Top aide is governor's alter ego

June 25, 1995|By Peter Jensen and Marina Sarris | Peter Jensen and Marina Sarris,Sun Staff Writers

His speed is always set at fast-forward. With a fondness for cybertalk and management jargon, he can be charming or unintelligible. He is disciplined, smart, confident, driven and, above all, fiercely loyal to his boss.

With the protectiveness of a Praetorian Guard and an accountant's fondness for detail, Major F. Riddick Jr. has emerged as a force to be reckoned with on the second floor of the Maryland State House. In the eyes of friends and detractors alike, he runs state government for Gov. Parris N. Glendening.

As the governor's chief of staff, the 44-year-old postman's son wields an extraordinary amount of authority, far more than his predecessors. It is an alliance transferred intact from Prince George's County, where Mr. Riddick served as then-County Executive Glendening's chief administrative officer, but it is without precedent in Annapolis.

You are a Cabinet secretary and a crisis looms? You need to check with Mr. Riddick. A legislative issue becoming sticky? Enter Mr. Riddick. He is the administration's information nexus. Little escapes his technocratic attention.

"He and Parris are soul mates," said an administration source. "They both take the long view. They plan where they're going."

For an idea or individual to land in the governor's office, Mr. Riddick or at least one of his aides typically has to be consulted first. That system has rankled some legislators and even members of the fledgling governor's own Cabinet.

Some question how Mr. Glendening can stay in touch when information flows so circuitously from Cabinet secretary to one of Mr. Riddick's four deputies to Mr. Riddick to the governor.

you have a governor who doesn't want to meet with people or get into the nitty-gritty, you run the risk of creating [another] power center," said Sen. Barbara A. Hoffman, a Baltimore Democrat. "State government is not Prince George's County. It can't be operated like it's Prince George's County."

One Cabinet official, who spoke on the condition of anonymity, expressed frustration at a system that creates delays.

"You have a policy that requires the governor's support, and you want to take it to the governor and you want to frame it to the governor, but you have to go through an intermediary," the official said. "If the deputy is busy, you have to educate a staffer who will educate the deputy chief of staff who can filter it to Major.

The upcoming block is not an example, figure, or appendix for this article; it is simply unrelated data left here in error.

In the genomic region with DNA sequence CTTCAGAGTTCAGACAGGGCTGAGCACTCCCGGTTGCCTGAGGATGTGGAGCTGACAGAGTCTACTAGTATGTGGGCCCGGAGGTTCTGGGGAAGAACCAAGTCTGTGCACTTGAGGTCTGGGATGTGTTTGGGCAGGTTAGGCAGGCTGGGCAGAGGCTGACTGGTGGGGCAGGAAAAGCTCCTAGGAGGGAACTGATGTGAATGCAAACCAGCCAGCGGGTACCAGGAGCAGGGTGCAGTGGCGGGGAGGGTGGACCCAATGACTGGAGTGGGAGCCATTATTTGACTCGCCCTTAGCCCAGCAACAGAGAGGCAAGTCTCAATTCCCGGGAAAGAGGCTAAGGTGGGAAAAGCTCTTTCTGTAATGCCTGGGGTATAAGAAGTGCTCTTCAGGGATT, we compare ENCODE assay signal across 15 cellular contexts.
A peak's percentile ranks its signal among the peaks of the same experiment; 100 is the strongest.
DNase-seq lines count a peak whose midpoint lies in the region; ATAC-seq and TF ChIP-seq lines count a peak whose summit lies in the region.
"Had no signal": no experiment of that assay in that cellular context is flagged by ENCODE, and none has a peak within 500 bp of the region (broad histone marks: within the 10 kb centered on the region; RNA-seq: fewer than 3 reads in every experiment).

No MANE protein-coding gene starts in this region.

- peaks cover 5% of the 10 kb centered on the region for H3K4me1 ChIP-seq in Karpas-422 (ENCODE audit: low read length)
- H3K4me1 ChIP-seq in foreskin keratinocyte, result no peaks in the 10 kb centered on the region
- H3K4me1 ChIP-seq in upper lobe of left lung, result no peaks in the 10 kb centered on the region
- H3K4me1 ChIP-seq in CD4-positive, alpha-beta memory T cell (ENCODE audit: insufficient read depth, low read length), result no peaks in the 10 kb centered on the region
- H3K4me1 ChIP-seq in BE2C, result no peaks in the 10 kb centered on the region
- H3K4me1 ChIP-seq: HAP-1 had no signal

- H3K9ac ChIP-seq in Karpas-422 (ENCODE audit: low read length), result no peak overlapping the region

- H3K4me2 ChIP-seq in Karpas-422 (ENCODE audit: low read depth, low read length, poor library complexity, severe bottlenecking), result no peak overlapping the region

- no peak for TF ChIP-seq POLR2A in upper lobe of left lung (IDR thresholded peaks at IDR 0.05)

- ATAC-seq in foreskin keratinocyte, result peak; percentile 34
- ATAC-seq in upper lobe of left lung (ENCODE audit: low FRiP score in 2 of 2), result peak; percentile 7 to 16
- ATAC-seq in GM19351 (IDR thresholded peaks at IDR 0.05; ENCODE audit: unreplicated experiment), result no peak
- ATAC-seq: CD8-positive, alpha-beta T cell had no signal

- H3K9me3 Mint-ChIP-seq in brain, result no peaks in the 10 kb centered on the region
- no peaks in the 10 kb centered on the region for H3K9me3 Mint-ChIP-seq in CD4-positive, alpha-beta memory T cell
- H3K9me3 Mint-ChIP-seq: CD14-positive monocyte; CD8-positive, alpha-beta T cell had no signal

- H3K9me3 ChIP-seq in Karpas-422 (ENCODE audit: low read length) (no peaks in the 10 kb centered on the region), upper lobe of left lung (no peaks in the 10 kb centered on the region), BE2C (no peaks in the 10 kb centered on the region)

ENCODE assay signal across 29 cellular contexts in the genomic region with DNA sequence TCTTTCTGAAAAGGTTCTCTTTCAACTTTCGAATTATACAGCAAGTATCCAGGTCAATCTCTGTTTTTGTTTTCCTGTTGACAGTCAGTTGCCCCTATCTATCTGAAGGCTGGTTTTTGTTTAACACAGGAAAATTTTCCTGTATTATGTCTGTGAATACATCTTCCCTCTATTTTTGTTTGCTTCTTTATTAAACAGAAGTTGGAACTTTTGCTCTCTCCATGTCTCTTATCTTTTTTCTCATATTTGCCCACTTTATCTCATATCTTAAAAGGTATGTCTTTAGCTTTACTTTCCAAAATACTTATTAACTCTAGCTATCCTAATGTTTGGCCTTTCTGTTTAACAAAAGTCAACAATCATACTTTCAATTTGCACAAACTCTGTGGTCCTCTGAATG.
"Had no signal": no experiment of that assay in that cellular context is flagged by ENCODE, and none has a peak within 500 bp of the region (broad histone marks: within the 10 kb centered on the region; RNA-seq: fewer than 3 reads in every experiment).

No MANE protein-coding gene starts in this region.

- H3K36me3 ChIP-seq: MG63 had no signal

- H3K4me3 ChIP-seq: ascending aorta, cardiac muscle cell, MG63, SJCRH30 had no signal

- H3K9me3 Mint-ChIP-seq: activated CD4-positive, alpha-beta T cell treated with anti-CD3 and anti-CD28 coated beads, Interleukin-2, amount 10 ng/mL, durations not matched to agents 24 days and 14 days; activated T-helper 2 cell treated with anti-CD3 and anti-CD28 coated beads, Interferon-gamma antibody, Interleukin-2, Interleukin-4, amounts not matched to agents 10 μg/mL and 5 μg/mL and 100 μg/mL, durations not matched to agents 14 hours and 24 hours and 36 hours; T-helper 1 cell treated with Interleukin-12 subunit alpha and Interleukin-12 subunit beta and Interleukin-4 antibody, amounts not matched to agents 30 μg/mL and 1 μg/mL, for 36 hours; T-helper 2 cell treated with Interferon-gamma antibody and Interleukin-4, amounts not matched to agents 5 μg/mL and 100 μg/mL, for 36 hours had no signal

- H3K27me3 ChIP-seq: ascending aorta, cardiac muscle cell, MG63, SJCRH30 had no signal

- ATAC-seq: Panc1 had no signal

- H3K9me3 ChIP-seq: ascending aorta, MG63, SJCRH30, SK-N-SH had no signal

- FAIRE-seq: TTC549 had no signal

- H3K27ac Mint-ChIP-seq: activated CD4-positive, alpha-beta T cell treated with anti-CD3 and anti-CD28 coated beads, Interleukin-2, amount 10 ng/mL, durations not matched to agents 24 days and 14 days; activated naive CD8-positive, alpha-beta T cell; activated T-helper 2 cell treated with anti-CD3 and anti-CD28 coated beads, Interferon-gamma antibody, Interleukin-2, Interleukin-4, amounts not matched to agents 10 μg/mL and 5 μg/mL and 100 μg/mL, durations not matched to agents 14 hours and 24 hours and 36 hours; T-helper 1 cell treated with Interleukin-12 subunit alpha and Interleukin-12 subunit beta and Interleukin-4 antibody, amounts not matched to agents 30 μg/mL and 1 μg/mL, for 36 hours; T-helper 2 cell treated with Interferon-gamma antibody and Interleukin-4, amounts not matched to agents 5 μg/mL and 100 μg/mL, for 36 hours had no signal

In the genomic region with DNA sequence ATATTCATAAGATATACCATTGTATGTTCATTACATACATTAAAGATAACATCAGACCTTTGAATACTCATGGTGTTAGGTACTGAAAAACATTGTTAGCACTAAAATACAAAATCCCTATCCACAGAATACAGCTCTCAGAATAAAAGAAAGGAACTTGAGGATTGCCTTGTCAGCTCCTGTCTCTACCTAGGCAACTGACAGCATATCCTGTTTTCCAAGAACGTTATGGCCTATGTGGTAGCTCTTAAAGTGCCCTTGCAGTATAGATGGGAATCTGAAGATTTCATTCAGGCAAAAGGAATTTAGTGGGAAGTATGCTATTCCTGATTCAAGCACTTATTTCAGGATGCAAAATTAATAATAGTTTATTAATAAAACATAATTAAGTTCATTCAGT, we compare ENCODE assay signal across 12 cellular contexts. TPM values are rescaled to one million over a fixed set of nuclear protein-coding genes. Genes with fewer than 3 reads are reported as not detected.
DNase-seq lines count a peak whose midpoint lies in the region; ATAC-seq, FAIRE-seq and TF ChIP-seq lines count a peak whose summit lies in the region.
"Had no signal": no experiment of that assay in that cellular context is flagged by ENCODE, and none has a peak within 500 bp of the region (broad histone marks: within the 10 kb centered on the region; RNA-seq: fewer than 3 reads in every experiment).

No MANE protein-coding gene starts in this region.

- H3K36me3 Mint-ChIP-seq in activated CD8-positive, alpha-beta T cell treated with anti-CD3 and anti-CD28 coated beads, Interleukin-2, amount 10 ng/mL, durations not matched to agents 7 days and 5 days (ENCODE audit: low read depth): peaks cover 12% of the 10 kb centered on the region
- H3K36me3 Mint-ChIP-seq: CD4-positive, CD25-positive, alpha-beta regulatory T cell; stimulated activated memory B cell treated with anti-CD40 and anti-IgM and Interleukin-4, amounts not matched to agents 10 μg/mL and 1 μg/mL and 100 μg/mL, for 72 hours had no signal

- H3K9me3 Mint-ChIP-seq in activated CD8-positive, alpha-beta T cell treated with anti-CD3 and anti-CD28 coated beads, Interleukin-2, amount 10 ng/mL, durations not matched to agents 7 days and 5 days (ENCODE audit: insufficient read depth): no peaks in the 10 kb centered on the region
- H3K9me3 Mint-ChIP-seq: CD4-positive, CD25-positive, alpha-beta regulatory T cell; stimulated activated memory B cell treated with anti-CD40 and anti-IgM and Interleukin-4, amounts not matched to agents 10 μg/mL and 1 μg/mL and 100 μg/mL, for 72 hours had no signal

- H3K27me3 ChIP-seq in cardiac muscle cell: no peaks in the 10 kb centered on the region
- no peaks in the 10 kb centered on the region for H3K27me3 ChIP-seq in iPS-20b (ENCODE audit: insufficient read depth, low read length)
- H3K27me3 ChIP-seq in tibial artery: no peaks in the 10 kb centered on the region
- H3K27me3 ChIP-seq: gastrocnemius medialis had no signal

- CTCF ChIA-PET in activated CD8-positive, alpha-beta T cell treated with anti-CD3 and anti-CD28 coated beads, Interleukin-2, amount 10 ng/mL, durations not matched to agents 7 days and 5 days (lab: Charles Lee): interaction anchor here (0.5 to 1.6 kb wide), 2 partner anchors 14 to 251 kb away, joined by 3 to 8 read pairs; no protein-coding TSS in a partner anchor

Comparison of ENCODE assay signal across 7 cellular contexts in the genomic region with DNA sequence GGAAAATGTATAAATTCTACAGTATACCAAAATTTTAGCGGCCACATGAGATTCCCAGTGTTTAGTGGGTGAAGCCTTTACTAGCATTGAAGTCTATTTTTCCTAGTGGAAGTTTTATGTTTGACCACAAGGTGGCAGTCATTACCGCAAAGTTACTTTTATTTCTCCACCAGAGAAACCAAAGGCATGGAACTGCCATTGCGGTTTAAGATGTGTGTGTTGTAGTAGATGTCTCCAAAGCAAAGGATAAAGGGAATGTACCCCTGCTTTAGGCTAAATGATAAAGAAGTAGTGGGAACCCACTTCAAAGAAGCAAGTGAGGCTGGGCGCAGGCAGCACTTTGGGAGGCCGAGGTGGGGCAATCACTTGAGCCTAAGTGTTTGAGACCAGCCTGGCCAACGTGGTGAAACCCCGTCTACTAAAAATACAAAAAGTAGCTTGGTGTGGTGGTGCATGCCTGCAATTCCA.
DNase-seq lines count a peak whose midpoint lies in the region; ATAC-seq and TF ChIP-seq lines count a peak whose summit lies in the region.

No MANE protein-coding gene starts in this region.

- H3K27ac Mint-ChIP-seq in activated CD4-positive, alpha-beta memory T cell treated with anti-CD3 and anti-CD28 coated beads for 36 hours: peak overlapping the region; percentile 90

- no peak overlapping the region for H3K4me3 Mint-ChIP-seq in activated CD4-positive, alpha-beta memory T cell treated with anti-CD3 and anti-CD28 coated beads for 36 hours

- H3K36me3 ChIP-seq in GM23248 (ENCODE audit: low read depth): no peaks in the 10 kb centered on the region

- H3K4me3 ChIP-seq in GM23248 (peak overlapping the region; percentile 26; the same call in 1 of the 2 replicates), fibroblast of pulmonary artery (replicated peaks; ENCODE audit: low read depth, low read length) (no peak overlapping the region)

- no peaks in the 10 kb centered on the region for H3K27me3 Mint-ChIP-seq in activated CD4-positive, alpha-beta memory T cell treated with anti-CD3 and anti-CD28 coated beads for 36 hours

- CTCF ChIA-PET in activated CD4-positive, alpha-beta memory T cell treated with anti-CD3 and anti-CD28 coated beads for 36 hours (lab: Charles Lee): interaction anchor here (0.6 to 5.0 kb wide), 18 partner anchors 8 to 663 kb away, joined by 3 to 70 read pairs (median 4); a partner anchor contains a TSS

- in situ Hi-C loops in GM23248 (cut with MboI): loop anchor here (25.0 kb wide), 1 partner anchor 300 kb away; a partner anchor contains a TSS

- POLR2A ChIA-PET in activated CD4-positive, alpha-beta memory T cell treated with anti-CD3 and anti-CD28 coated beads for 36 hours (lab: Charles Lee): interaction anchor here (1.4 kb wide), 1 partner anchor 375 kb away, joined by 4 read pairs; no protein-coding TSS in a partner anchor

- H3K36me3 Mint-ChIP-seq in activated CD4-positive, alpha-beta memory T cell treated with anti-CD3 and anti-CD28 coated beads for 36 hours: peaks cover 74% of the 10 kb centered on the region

"It's a time-consuming process, and for those of us who are rapid actors, there's a system there that by its definition impedes that rapid response."

Architect and builder

Mr. Riddick and the governor dismiss such criticisms as symptoms of an organization discomfited by change. They liken their relationship to a private company's chief executive officer (Mr. Glendening) and chief administrative officer (Mr. Riddick). The CEO is the architect outlining the plan, while the CAO is the builder, setting the bricks and mortar to fulfill the architect's concept.

"State government is a big business, a $15 billion business, and this is the traditional structure of a large corporation," said Mr. Glendening. "I don't care about insiders' games and how they think it should be organized."

Mr. Riddick, for his part, downplays the significance of his role in determining who or what should have access to the governor. "I'm not a gatekeeper. I'm not a power broker," he insisted.

For many in Annapolis, the word that may best describe Mr. Riddick is enigma. A solid 6 foot 1 inch, 200 pounds and sporting a goatee, he projects an aura of confidence with a -- of rebel. Not well known outside the Cabinet, or even to some insiders for that matter, he is a complex man not easily categorized.

He is the first African-American to be named chief of staff to a Maryland governor, an accomplishment of which he is proud but also wary. The detail is all very well when it demonstrates that the governor is enlightened, not so great when the aide is seen only in the context of his skin color.

" 'Who is this African-American they have in here [taking action for] the governor?'" Mr. Riddick said, projecting the questions of his critics. "There are a number of people who are just not comfortable. I understand that."

Black lawmakers sought his assistance when a bill to increase the amount of state contracts earmarked for minority businesses faltered in the House of Delegates. He helped negotiate a compromise that ultimately raised the goal from 10 percent to 14 percent, yet some black legislators were disappointed with the result.

"Major doesn't wear [his race] on his sleeves," said Sen. Larry Young, a Baltimore Democrat. "Some of my colleagues would want him to wear it on his sleeves."

Del. Howard P. Rawlings, another Baltimore Democrat, said Mr. Riddick is a "bona fide role model" in the black community. His mind is like a computer, Mr. Rawlings said, with a "sweeping command of issues and subjects."

High profile

"He is probably the most high-profile chief of staff a governor has ever had," Mr. Rawlings said.

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